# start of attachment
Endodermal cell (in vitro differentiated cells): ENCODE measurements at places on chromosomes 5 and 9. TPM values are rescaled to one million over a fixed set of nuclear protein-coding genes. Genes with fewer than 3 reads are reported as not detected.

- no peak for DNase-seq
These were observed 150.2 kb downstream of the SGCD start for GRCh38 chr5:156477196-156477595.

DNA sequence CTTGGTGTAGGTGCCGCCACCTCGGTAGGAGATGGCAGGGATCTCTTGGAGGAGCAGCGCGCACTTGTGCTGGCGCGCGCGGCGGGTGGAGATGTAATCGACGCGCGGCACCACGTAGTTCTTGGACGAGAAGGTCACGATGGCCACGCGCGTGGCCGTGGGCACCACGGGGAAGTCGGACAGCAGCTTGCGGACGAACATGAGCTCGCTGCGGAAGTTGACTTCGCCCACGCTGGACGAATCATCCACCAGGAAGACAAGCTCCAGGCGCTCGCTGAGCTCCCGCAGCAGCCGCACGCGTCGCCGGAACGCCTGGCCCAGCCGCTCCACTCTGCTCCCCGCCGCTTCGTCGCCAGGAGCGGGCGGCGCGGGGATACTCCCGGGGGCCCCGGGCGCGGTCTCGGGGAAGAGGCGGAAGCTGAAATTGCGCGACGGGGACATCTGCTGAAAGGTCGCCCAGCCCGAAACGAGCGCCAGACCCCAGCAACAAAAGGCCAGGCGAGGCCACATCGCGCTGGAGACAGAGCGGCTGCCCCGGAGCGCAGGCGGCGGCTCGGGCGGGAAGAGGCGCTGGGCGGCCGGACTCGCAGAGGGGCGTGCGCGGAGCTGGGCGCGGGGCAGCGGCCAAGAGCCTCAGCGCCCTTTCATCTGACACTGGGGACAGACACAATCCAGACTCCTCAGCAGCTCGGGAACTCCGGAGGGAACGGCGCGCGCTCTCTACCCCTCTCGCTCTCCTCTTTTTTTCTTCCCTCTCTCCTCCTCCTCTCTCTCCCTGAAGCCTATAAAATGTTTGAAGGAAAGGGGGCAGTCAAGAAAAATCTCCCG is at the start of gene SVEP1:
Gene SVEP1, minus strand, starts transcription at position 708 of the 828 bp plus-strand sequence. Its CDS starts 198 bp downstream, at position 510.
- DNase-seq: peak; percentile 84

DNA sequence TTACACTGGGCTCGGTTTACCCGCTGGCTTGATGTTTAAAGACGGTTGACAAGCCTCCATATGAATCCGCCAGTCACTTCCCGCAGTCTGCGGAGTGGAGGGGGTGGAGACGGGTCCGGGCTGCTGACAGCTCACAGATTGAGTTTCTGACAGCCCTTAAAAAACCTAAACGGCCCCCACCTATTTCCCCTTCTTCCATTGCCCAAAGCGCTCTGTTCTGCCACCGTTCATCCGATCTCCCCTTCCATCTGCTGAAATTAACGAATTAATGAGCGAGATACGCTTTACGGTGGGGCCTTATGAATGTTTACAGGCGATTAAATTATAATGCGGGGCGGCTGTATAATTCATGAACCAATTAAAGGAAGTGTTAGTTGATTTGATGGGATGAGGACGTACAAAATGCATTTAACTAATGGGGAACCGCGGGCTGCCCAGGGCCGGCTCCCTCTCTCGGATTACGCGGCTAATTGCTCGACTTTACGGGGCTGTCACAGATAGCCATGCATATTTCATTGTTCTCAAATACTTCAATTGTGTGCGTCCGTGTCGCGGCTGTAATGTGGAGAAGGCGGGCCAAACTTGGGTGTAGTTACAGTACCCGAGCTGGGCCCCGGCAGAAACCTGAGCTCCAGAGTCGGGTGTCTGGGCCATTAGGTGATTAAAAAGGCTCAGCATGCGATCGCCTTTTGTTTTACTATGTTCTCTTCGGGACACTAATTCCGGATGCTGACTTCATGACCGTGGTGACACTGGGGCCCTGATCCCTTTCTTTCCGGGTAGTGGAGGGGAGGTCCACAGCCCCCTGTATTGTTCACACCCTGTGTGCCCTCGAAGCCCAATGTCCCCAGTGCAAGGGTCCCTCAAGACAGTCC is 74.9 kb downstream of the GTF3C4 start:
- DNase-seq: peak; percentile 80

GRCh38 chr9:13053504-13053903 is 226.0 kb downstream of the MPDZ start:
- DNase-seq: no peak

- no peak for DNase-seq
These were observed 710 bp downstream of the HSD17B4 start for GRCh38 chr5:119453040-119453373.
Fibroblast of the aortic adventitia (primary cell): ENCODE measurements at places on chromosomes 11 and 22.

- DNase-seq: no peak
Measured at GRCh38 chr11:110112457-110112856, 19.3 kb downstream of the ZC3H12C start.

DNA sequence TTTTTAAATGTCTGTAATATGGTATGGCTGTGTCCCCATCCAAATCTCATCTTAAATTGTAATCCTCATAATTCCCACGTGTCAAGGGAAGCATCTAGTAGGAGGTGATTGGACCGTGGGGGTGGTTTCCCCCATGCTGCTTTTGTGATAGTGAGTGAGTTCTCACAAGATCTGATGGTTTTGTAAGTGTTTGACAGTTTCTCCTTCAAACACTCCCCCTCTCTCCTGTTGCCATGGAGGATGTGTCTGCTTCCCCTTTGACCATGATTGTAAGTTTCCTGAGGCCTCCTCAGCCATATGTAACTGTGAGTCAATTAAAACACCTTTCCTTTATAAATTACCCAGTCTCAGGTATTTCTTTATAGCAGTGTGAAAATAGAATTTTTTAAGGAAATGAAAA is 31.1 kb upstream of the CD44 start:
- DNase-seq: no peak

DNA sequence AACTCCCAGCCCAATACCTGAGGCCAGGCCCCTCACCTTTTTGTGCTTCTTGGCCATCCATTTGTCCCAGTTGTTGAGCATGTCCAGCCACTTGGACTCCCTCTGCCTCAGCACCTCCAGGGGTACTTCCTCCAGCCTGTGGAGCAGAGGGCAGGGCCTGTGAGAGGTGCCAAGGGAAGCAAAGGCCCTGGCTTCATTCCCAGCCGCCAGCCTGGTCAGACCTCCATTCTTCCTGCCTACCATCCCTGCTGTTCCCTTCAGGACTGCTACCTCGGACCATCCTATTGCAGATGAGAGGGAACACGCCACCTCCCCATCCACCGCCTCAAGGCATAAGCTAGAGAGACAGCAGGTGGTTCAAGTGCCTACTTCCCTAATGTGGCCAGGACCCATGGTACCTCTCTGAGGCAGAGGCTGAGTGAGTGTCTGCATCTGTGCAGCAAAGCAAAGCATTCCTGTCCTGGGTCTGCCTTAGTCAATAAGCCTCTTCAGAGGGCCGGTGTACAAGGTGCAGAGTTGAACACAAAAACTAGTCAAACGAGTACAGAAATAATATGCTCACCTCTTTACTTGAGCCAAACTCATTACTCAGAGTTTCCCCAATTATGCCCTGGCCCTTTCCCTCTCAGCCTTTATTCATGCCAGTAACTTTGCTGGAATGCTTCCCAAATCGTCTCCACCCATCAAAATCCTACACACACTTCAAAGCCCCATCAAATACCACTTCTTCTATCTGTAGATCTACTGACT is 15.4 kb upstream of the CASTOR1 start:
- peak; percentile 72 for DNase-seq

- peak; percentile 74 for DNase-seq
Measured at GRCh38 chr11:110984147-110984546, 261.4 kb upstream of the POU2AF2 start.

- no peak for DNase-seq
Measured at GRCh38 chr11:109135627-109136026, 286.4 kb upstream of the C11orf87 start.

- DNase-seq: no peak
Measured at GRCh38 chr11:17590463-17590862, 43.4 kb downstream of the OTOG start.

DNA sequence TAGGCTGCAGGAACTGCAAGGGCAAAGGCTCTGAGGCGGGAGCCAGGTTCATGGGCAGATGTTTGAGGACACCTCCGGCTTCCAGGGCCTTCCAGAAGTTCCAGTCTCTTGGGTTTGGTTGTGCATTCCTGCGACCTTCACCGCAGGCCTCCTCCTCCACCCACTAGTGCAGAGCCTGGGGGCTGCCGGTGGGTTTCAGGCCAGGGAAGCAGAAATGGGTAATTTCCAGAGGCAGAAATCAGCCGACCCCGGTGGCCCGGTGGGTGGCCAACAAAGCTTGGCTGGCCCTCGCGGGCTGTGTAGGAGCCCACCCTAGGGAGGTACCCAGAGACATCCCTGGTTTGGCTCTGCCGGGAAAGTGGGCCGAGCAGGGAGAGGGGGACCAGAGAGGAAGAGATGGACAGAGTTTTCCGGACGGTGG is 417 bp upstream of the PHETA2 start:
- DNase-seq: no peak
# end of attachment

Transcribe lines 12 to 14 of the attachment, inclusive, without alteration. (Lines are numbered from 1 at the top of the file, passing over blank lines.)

These were observed 710 bp downstream of the HSD17B4 start for GRCh38 chr5:119453040-119453373.
Fibroblast of the aortic adventitia (primary cell): ENCODE measurements at places on chromosomes 11 and 22.

- DNase-seq: no peak